By Yasmijn Jarram

Rik Meijers makes ominous creations from the most unusual of materials. His canvasses – often of enormous dimensions – are plastered over with all sorts of objects and materials: paper, tar, beads, cork, bottle tops, glass, feathers, ink, bird seed, wax and beans, all smeared together with thick layers of paint. The paintings look just as frayed, surly and unmanageable as the obscure marginal types depicted by Meijers, interspersed with mythical-looking animals or creatures. The relief conjures up a physical confrontation with these shabby tramps, martyrs, gurus, pin-ups, quacks and prophets. This is the territory of uncontrolled whims.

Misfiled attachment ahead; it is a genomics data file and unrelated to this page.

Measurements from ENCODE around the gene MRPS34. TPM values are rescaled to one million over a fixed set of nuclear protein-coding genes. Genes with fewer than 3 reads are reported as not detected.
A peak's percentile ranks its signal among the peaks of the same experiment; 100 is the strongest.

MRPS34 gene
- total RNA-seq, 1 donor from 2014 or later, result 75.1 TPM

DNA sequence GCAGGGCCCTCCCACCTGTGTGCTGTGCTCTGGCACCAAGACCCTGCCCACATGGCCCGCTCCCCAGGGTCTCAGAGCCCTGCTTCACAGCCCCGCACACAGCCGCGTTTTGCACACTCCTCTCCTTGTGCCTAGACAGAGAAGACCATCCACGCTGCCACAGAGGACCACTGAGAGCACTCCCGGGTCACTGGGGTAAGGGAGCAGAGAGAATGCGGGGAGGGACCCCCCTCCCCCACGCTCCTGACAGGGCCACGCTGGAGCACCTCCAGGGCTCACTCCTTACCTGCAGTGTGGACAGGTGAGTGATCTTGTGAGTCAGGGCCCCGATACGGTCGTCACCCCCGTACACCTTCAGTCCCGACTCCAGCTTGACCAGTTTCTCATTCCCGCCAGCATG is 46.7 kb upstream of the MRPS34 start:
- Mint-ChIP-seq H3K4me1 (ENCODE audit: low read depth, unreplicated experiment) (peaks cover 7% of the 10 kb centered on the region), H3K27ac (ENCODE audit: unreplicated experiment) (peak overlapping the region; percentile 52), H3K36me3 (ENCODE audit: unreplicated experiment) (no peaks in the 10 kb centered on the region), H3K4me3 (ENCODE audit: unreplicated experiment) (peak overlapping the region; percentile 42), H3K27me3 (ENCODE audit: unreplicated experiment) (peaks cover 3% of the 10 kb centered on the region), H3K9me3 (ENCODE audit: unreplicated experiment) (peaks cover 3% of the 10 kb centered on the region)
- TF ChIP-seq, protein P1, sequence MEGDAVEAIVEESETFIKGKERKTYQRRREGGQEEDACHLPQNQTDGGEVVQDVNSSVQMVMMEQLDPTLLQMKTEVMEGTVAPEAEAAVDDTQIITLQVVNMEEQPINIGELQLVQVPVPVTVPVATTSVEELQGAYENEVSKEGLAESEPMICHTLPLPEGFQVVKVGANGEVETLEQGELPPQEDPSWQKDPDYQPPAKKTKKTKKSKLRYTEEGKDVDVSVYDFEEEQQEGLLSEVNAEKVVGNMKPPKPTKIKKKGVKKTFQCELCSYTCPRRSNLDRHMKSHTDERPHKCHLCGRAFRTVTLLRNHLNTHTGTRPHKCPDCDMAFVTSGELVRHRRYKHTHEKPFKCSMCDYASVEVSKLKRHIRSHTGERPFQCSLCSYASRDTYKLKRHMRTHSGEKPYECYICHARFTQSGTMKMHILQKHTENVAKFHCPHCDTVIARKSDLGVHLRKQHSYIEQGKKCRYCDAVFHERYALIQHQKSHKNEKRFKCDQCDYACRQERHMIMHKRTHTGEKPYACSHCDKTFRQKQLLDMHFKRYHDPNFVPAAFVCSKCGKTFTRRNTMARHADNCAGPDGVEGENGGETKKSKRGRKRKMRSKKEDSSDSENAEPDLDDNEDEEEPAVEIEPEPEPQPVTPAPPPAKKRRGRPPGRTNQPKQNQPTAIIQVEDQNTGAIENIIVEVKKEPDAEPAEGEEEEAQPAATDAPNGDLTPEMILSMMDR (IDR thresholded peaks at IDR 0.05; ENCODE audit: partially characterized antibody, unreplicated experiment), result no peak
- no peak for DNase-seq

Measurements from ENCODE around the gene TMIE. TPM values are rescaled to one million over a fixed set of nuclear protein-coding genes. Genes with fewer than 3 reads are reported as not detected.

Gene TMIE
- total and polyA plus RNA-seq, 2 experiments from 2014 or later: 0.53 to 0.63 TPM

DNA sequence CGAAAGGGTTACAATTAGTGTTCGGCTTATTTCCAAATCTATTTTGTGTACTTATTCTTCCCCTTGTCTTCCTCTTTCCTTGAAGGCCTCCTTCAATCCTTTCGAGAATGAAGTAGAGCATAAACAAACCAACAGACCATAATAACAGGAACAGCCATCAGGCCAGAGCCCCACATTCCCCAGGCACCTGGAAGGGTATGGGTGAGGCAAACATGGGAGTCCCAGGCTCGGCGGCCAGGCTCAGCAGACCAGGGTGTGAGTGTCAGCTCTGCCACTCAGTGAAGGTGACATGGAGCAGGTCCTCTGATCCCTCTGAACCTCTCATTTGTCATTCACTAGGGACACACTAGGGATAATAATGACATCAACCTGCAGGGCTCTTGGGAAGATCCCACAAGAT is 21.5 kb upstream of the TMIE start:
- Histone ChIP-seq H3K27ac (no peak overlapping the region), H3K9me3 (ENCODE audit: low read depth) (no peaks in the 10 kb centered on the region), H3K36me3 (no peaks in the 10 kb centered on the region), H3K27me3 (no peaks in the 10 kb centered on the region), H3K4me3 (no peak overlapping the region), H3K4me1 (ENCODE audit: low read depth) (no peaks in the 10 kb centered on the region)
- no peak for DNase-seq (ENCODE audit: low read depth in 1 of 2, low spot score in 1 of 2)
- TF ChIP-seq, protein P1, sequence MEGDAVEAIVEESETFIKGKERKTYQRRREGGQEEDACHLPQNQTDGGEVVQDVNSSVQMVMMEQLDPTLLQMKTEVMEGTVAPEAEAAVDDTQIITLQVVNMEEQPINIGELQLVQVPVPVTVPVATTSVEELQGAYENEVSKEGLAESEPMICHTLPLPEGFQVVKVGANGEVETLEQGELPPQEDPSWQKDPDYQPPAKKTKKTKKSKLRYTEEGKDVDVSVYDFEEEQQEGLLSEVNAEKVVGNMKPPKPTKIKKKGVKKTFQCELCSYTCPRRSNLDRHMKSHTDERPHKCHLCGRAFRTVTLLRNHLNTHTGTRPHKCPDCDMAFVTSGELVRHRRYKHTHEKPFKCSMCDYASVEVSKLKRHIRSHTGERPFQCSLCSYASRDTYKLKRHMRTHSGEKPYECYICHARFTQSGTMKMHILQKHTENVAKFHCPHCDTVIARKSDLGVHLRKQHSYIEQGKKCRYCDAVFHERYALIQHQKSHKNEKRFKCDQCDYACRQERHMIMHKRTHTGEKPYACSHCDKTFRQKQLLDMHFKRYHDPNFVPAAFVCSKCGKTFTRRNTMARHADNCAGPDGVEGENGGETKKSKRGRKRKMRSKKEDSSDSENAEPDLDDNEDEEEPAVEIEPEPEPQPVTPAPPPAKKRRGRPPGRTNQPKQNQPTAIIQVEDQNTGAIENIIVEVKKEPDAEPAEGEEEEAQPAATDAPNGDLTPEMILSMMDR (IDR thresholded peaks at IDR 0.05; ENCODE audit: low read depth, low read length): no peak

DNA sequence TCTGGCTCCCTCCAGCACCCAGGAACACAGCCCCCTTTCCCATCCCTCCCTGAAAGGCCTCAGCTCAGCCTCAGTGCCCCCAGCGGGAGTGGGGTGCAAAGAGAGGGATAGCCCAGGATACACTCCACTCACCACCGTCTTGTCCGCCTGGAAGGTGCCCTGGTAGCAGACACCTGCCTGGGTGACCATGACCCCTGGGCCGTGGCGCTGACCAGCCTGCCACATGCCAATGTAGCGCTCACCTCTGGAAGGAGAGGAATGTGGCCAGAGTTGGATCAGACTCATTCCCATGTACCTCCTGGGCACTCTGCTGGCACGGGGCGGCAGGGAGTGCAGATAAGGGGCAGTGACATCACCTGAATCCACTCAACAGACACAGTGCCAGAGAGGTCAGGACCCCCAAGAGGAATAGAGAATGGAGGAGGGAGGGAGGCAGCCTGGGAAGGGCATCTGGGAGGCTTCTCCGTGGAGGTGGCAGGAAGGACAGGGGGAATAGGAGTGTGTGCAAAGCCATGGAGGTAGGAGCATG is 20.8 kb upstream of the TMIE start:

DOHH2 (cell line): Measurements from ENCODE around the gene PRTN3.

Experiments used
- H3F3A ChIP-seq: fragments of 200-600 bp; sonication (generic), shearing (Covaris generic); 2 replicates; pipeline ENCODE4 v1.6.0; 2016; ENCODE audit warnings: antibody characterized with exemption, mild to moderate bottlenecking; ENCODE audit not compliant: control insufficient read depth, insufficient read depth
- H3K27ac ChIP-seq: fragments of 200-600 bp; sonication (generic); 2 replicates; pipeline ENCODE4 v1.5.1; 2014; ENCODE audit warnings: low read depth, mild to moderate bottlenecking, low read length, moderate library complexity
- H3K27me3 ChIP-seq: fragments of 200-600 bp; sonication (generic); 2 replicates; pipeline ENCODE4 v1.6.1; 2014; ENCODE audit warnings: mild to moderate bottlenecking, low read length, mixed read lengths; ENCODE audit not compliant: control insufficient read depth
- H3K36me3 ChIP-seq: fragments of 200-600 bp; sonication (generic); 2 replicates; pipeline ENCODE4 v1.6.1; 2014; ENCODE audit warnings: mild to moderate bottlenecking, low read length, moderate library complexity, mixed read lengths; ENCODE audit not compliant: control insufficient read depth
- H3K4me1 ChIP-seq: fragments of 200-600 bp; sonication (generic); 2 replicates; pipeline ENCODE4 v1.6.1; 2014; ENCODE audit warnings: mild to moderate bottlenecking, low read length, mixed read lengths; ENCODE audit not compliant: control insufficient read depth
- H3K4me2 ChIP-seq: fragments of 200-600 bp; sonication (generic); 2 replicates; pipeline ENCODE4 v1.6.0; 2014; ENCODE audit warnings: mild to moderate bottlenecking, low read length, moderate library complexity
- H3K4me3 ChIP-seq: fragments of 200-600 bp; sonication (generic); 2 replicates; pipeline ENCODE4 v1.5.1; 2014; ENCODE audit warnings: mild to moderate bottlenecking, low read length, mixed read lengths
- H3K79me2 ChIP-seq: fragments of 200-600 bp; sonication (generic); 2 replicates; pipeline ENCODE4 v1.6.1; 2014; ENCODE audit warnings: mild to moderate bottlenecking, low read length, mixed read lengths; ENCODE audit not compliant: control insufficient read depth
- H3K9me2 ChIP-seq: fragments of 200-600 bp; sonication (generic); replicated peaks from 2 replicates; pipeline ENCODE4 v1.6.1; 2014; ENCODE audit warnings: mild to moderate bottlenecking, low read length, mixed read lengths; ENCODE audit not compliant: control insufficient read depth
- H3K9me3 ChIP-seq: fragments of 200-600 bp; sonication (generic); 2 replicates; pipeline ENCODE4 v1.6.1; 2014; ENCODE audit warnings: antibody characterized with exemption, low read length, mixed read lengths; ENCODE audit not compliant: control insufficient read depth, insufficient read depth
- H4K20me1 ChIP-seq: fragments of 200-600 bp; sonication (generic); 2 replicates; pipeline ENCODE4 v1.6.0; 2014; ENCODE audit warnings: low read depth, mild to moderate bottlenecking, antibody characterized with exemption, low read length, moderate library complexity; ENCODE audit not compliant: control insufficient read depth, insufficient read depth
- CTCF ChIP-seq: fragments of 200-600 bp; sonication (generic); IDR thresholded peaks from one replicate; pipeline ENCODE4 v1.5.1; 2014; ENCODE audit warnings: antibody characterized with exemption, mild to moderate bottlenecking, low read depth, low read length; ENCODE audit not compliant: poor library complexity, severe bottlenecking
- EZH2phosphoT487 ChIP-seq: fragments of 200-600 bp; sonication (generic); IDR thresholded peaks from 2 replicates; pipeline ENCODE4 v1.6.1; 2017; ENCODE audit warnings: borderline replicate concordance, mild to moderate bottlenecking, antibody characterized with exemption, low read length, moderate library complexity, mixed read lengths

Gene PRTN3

Somehow, however, Meijers’ compositions avoid being purely dark. His rather clumsy, hapless style of painting give the works an essence that is childlike and primitive – and which is reinforced by the maskers that are dotted about here and there. The bottle tops and bases of bottles that decorate the portraits are reminiscent of the inlaid precious stones and gold paint of aureoles on religious images. Although Meijers does literally smear his characters with tar and feathers, in the end he actually places them on the pedestal most suited to them. Meijers displays the abject side of human nature in all its beauty.